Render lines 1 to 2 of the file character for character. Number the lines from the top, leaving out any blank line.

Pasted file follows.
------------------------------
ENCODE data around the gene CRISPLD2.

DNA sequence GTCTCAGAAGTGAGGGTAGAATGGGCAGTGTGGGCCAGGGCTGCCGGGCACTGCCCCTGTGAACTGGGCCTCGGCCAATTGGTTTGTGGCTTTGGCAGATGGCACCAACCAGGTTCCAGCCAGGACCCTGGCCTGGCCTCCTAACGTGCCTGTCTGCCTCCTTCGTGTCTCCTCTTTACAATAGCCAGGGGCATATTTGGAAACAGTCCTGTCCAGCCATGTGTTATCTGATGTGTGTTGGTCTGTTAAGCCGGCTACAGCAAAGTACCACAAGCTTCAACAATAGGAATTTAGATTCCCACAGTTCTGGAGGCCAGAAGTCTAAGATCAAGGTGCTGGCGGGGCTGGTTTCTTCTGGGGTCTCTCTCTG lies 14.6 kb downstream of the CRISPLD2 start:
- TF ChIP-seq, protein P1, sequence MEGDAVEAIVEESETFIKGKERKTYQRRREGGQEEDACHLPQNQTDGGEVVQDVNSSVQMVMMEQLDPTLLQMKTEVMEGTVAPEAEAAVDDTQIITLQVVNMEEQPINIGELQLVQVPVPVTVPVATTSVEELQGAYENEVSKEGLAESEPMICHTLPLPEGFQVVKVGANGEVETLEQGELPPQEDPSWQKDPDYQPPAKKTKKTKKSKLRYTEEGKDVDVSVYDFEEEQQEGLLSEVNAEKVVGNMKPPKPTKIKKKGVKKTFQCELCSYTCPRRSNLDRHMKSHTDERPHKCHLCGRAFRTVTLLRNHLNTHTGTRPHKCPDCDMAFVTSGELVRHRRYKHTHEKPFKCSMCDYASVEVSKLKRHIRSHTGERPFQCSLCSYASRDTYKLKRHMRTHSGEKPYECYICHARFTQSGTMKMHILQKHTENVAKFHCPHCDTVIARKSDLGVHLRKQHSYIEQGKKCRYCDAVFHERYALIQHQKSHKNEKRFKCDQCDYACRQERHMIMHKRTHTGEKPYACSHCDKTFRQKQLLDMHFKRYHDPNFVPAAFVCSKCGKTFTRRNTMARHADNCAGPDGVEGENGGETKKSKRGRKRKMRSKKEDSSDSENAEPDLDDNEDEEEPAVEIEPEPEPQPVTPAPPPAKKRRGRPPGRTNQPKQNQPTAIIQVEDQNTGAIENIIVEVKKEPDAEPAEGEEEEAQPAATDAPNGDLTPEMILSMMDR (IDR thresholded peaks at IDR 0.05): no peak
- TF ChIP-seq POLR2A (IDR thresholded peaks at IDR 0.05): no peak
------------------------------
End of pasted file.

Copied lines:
ENCODE data around the gene CRISPLD2.

DNA sequence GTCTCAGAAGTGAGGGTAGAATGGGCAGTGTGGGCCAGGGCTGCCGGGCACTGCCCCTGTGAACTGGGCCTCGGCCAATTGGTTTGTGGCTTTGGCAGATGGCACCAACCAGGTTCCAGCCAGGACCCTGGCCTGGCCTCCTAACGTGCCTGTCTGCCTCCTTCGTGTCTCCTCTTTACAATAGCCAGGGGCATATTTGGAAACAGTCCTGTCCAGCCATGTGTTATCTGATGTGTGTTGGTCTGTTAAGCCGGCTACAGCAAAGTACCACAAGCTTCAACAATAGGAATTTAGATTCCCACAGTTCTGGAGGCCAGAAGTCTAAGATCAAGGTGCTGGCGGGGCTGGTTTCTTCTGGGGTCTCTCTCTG lies 14.6 kb downstream of the CRISPLD2 start: